Last week, Jon Hyman at the Ohio Employer Law Blog was on point with this good post discussing a recent National Labor Relations Board Administrative Law Judge decision. The case involved what the NLRB General Counsel believed was an overly-broad social media policy in two regards:
- It banned employees from using social media to comment on work-related legal matters; and
- It required company-permission be given before employees post images/video online.
Make sure to read Jon’s post for the full-scoop. I promise not to give away the ending (until later in this post, when I give away the ending). But, after the jump, I’m going to examine another aspect of the case; namely, a confidentiality provision that the ALJ deemed overly broad. I’ll also add a few ideas for you to keep your confidentiality provisions compliant with the National Labor Relations Act.
There’s broad. And then there’s overly-broad.
The case is G4S Secure Solutions (USA) Inc.The confidentiality provision at issue stated:
The protection of confidential information, trade secrets, and company-specific operating procedures is vital to the interests and success of G4S Secure Solutions USA. Additionally, in the line of duty, you may come into contact with our customers’ confidential information.
Employees who improperly use, reveal, copy, disclose or destroy G4S or client information will be subject to disciplinary action, up to and including termination of employment. They may also be subject to legal action even if they do not actually benefit from the disclosure. Such information includes any information considered proprietary by G4S or the client organization.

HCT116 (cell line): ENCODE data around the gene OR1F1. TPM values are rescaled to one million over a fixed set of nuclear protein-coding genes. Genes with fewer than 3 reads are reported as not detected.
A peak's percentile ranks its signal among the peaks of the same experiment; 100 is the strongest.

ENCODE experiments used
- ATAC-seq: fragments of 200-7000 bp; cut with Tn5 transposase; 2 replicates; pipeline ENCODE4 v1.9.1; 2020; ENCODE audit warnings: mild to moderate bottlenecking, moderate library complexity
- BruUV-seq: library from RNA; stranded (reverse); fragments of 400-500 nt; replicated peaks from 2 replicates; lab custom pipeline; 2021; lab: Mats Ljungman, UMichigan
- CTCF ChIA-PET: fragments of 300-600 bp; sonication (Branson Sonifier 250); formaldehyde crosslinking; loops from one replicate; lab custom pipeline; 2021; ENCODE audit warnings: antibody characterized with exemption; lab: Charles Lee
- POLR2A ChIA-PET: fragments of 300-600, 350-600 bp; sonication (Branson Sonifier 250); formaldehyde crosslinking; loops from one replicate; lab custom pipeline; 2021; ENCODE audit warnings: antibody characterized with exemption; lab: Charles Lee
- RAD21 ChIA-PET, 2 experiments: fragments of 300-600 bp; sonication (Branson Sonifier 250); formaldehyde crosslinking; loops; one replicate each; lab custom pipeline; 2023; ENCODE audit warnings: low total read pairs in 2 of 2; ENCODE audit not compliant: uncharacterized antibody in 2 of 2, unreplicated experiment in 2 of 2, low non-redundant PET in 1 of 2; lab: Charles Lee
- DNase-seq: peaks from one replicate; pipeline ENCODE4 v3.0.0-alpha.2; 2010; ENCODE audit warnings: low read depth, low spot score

So what could possibly be the problem with this provision? I’ll tell you, or better yet, I’ll let the ALJ tell you:
The Handbook does not define “confidential information” or the “activities or policies” it references, nor does it affirmatively state that the rule will not be used to restrict Section 7 activity.
As we’ve discussed several times on the blog, Section 7 of the National Labor Relations Act affords employees the right to discuss with one another the terms and conditions of employment. Consequently, any employer rule that could be reasonably construed as chilling that right is considered overly-broad and unlawful.
So, how can employers avoid the problem of overly-broad agreements?
- Don’t rely on a “savings clause” or disclaimer. G4S’s social media policy stated, in bold print, “This policy will not be construed or applied in a way that interferes with employees’ rights under federal law.” Go poll your employees about what they know about their federally-protected rights. Exactly. The ALJ viewed this restriction on using social media to comment on work-related legal matters as being overly broad. (Hopefully, you read Jon’s post before reading this. Otherwise, I just spoiled it for you. WAAAAAAAA!!!!!). The same logic would apply to a broad disclaimer in a confidentiality agreement.
- Instead, specify what is and is not confidential and proprietary. This will avoid the vagueness that the NLRB so hates.
- And make clear that wages and benefits are not included in the list of confidential items. You may want to explicitly carve them out to avoid suspicion that the confidentiality agreement could reasonably be construed as prohibiting protected activity.